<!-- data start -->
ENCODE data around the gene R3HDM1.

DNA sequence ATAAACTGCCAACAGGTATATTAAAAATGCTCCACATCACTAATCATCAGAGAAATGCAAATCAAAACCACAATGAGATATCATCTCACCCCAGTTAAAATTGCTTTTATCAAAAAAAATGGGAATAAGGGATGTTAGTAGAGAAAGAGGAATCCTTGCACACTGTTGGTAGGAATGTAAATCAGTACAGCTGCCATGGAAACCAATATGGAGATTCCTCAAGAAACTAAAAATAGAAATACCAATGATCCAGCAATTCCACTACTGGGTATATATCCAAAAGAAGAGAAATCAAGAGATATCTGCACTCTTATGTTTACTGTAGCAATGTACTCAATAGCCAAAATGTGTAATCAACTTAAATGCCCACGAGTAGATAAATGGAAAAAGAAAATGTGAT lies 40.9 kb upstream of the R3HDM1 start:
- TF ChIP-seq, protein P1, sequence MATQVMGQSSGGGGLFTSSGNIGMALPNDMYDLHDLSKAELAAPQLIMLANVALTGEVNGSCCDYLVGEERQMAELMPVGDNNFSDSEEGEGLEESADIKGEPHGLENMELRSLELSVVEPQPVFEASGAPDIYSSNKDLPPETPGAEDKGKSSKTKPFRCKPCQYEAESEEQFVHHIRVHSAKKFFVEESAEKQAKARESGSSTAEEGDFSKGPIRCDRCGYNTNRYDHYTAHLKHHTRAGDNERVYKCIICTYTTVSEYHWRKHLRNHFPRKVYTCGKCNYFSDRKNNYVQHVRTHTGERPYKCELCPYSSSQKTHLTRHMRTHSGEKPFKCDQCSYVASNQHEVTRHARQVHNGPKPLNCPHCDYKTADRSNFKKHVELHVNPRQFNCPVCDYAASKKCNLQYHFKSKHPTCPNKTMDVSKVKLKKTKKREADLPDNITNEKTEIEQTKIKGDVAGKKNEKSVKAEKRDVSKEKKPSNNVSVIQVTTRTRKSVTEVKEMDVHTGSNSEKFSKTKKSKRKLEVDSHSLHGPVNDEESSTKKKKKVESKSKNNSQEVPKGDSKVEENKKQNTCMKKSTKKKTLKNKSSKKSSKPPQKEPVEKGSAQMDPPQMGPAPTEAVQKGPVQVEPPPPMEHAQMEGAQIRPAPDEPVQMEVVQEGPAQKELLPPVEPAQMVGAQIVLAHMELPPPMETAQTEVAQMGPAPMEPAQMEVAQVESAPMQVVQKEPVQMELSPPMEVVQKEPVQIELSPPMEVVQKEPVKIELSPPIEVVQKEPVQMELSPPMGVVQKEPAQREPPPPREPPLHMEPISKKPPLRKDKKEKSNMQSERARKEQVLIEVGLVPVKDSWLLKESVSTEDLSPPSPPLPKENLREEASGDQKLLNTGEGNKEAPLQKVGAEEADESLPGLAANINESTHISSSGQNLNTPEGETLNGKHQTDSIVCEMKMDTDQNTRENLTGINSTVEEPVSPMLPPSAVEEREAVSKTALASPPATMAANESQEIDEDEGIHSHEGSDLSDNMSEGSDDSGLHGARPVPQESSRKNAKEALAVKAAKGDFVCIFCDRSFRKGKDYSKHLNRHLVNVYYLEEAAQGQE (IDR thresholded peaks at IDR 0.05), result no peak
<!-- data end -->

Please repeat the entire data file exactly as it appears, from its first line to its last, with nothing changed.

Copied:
ENCODE data around the gene R3HDM1.

DNA sequence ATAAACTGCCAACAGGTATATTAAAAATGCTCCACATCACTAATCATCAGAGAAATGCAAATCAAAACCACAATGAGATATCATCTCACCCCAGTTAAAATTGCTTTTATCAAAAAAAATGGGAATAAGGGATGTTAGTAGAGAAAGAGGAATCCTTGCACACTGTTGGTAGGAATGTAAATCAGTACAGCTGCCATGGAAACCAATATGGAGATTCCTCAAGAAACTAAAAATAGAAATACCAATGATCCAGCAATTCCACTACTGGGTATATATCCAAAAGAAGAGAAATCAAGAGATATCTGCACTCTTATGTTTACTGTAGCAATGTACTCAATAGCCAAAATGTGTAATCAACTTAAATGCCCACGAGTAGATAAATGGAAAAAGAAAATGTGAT lies 40.9 kb upstream of the R3HDM1 start:
- TF ChIP-seq, protein P1, sequence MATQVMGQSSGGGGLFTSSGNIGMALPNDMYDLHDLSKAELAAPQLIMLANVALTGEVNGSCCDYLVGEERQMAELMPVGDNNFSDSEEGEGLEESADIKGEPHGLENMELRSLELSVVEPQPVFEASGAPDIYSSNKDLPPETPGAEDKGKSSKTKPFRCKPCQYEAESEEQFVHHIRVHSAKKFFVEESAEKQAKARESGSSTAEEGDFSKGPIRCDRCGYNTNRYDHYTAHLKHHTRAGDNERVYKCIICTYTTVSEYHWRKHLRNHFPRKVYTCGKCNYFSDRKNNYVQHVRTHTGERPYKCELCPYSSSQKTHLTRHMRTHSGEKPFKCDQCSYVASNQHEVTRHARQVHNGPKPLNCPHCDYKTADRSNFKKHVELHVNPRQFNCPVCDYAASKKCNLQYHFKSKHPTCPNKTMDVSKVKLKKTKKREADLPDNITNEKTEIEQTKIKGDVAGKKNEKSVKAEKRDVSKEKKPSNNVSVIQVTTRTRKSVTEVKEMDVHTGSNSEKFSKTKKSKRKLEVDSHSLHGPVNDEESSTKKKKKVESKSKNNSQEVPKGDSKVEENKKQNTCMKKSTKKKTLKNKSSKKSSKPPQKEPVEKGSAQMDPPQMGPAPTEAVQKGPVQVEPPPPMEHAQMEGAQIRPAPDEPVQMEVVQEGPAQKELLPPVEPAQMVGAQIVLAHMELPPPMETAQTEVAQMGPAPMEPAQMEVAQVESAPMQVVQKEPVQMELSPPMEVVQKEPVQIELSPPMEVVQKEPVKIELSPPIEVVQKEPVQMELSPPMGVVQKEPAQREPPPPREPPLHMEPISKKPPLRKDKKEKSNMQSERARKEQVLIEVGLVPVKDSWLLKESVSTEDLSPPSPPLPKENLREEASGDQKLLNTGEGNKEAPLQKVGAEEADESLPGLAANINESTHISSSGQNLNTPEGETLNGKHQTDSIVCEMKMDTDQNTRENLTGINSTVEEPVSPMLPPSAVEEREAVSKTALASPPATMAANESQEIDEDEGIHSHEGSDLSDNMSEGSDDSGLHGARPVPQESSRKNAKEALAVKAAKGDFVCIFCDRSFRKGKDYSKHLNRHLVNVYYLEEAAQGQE (IDR thresholded peaks at IDR 0.05), result no peak